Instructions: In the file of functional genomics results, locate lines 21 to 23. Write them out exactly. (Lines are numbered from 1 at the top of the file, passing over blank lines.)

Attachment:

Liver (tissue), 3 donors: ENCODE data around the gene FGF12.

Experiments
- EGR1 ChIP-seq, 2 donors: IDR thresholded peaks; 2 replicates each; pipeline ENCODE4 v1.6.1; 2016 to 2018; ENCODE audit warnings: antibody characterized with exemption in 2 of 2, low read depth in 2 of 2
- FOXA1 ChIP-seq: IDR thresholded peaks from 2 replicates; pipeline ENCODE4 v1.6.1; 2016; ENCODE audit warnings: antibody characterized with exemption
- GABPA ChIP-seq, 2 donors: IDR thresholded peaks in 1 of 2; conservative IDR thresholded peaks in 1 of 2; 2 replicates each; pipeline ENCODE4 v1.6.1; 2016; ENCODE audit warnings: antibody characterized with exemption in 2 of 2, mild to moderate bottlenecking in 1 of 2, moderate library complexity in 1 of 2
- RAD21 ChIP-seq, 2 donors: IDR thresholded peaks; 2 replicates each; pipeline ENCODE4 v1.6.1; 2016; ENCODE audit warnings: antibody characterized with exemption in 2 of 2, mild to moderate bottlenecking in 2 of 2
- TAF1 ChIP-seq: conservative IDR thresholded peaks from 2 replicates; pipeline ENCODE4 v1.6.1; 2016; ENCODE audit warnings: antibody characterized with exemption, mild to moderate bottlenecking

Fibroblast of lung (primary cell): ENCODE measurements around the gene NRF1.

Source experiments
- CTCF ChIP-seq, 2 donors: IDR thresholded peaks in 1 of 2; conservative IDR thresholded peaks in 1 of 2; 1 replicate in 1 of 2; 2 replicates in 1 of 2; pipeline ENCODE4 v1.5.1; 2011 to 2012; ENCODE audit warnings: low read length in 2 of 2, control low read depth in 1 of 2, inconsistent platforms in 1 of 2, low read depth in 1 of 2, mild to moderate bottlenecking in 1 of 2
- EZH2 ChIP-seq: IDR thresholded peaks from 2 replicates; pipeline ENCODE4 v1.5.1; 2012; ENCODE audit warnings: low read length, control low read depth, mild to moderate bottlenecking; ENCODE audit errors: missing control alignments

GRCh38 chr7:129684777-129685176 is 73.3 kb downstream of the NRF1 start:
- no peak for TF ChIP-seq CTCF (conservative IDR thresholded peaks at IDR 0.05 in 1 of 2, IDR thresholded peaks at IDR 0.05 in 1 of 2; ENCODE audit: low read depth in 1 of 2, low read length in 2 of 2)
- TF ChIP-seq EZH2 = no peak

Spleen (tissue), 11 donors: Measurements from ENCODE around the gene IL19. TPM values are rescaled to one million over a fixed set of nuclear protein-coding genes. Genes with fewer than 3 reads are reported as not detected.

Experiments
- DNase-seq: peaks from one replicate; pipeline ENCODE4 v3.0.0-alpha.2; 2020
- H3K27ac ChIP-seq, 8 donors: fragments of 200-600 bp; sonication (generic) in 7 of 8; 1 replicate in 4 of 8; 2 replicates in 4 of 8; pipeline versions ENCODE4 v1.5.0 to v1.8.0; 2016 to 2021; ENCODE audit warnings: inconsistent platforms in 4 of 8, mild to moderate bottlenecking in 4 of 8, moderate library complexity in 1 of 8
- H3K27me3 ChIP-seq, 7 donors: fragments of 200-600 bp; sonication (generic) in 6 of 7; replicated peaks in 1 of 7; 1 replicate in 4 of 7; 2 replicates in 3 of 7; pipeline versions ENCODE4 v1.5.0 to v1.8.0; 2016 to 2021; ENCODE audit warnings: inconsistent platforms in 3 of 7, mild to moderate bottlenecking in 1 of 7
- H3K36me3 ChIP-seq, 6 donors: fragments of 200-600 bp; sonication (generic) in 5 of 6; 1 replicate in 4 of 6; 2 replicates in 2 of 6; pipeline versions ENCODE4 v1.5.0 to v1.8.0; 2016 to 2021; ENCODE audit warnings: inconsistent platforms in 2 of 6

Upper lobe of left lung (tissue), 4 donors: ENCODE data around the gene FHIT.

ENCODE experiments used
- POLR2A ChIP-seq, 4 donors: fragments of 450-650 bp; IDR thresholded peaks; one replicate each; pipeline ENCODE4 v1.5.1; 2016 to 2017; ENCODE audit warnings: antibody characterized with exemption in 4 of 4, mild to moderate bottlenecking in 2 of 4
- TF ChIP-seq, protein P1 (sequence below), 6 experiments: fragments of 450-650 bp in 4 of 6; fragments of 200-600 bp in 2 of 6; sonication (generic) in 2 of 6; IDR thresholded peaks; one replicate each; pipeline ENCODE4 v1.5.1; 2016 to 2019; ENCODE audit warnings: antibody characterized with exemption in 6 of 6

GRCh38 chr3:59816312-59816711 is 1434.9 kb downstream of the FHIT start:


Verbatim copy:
Upper lobe of left lung (tissue), 4 donors: ENCODE data around the gene FHIT.

ENCODE experiments used
- POLR2A ChIP-seq, 4 donors: fragments of 450-650 bp; IDR thresholded peaks; one replicate each; pipeline ENCODE4 v1.5.1; 2016 to 2017; ENCODE audit warnings: antibody characterized with exemption in 4 of 4, mild to moderate bottlenecking in 2 of 4